ISIS' finances are taking a serious hit, and it's hurting morale inside the terror group

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The US Blew Up a Huge Stash of ISIS' Cash

As a US-led coalition hammers ISIS' oil infrastructure and other financial institutions in the Middle East, the terror group has cut salaries and infighting has broken out within the rank and file and senior leadership.

Reports of infighting within ISIS (also known as the Islamic State, ISIL, or Daesh) aren't new, but increased financial and territorial losses might be worsening the stress fractures that are splintering the group.

The Washington Post reported on Monday that ISIS is now facing an "unprecedented cash crunch" as the coalition ramps up strikes on its sources of wealth. Strikes have been hitting oil refineries and tankers as well as banks and buildings that hold hard cash.

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ISIS salaries are taking a hit as a result of the financial losses. Some units reportedly aren't being paid at all, and some fighters' salaries have been cut in half, according to The Post.

The salary cuts specifically appear "to have significantly hit the organization's morale," according to Charles Lister, a resident fellow at the Middle East Institute.

Learn more about the history of ISIS:

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ISIS' finances are taking a serious hit, and it's hurting morale inside the terror group
FILE - In this Monday, April 19, 2010 file photo, Iraq's Prime Minister Nouri al-Maliki holds a paper displaying photographs of a man the Iraqi government claims to be al-Qaida leader Abu Omar al-Baghdadi at a news conference in Baghdad, Iraq. U.S. and Iraqi forces killed the two top al-Qaida in Iraq leaders on April 18, 2010, allowing Abu Bakr al-Baghdadi to become the leader of a terror group weakened by a concerted campaign aimed at ending a Sunni insurgency in the country.(AP Photo/Hadi Mizban, File)
FILE - In this Feb. 21, 2009 file photo, guards stand at the entrance of a renovated Abu Ghraib prison, now renamed Baghdad Central Prison and run by Iraqis, in Baghdad, Iraq. A military-style assault by al-Qaida leader Abu Bakr al-Baghdadi’s fighters on two Baghdad-area prisons in July, 2013 freed more than 500 inmates.(AP Photo / Karim Kadim, File)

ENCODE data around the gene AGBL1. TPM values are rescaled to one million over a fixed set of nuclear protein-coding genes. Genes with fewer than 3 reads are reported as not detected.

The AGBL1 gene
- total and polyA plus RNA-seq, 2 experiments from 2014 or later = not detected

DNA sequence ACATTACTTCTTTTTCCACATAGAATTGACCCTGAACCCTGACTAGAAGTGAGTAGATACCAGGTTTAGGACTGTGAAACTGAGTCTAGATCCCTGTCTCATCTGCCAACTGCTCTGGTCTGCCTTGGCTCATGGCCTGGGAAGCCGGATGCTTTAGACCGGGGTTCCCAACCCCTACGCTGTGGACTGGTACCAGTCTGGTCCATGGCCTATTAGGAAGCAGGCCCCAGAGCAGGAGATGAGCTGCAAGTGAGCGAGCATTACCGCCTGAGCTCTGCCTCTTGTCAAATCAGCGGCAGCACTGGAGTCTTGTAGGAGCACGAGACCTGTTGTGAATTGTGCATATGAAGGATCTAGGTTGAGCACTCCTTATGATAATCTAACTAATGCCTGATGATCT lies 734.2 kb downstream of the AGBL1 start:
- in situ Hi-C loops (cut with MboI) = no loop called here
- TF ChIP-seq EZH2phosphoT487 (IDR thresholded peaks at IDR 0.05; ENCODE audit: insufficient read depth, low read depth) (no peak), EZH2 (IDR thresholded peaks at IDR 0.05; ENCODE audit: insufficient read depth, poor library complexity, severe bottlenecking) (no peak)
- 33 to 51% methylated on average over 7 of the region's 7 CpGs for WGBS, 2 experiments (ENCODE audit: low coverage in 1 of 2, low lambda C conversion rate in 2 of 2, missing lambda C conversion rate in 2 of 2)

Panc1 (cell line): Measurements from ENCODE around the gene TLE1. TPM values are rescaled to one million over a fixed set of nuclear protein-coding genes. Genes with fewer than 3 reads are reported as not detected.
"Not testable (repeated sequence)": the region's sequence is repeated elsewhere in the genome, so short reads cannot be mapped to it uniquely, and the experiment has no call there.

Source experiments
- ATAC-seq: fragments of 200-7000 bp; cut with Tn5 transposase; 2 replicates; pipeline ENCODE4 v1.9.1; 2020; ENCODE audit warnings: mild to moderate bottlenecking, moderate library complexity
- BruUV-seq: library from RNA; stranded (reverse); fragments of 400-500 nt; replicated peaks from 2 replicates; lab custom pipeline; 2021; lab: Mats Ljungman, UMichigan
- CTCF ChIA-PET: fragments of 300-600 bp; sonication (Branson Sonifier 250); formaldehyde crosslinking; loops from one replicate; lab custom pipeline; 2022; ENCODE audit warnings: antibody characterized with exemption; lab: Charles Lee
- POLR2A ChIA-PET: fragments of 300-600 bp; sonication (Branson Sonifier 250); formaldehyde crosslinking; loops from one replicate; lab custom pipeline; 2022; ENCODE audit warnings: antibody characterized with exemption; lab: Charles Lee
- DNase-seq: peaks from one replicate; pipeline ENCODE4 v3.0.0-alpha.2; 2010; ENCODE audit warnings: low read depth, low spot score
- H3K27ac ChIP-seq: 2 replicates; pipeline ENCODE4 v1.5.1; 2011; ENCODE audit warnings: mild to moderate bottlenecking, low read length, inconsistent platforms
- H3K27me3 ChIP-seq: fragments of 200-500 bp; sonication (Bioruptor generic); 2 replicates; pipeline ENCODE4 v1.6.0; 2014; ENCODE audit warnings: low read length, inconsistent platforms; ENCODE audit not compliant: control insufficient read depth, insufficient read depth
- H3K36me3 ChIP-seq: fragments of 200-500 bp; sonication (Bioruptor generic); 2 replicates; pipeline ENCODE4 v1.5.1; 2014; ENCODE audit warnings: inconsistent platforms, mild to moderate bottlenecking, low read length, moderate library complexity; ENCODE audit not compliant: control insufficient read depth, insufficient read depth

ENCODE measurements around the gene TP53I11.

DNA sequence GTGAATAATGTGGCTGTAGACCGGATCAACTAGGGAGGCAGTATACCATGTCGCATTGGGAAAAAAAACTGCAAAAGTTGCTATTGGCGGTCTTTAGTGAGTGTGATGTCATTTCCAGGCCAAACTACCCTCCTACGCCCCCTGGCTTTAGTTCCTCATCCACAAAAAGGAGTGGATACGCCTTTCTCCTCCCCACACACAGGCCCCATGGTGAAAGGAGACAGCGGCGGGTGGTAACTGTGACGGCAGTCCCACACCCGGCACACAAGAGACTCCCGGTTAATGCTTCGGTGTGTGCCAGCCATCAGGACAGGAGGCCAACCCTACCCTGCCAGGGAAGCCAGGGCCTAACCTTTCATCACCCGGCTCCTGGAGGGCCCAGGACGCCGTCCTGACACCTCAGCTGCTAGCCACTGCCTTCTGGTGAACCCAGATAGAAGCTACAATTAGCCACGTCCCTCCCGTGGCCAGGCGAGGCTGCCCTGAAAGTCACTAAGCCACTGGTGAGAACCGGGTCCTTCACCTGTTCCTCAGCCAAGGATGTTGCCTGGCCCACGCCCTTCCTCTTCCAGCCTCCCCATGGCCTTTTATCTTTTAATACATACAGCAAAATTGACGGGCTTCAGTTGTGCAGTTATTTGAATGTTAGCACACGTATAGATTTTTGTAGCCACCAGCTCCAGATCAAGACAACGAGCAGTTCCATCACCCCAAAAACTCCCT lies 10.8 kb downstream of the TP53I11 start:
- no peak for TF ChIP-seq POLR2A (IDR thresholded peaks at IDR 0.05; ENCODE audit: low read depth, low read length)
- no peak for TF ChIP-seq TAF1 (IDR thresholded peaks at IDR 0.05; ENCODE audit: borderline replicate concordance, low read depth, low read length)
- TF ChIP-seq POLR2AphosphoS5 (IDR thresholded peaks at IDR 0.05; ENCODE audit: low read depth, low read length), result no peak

FILE - In this Wednesday April 21, 2010 file photo, an Iraqi military helicopter flies over the site of a joint U.S.-Iraqi raid that reportedly killed Abu Omar al-Baghdadi and Abu Ayyub al-Masri, two top-ranking al-Qaida figures, about six miles (10 kilometers) southwest of Tikrit. U.S. and Iraqi forces killed the two top al-Qaida in Iraq leaders on April 18, 2010, allowing Abu Bakr al-Baghdadi to become the leader of a terror group weakened by a concerted campaign aimed at ending a Sunni insurgency in the country.(AP Photo/Karim Kadim, File)
FILE - In this Dec. 10, 2010 photo, pictures of slain Iraqi Christians are displayed during Mass at Our Lady of Salvation church in Baghdad, Iraq. Abu Bakr al-Baghdadi’s al-Qaida militants attacked the church on Oct. 31 during Sunday night mass, killing 58 people in the deadliest assault targeting Christians since the 2003 U.S.-led invasion there. The militants reportedly demand the release of Muslim women they claim were held by Egypt’s Coptic Christian church.(AP Photo/Hadi Mizban, File)
FILE - In this Wednesday, Aug. 1, 2012 file photo, Iraqis inspect the aftermath a day after a car bomb attack in a shopping area in Karradah, Baghdad, Iraq. In his first purported online message on July 21, 2012, al-Qaida in Iraq leader Abu Bakr al-Baghdadi promised to regain lost ground in Iraq and calls on militants to “chase and liquidate the judges, the investigators and the guards.” Within days, his group begins a campaign of attacks, car bombings and other assaults killing hundreds.(AP Photo/Khalid Mohammed, File)
FILE - In this April 23, 2013 file photo, a suspected Yemeni al-Qaida militant, center, holds a banner as he stands behind bars during a court hearing in state security court in Sanaa, Yemen. In a competition with the Islamic State group for recruits and prestige across the Middle East, al-Qaida has sought to distinguish itself from its rival's bloodthirstiness, taking an approach that in jihadi circles would be considered pragmatic. (AP Photo/Hani Mohammed, File)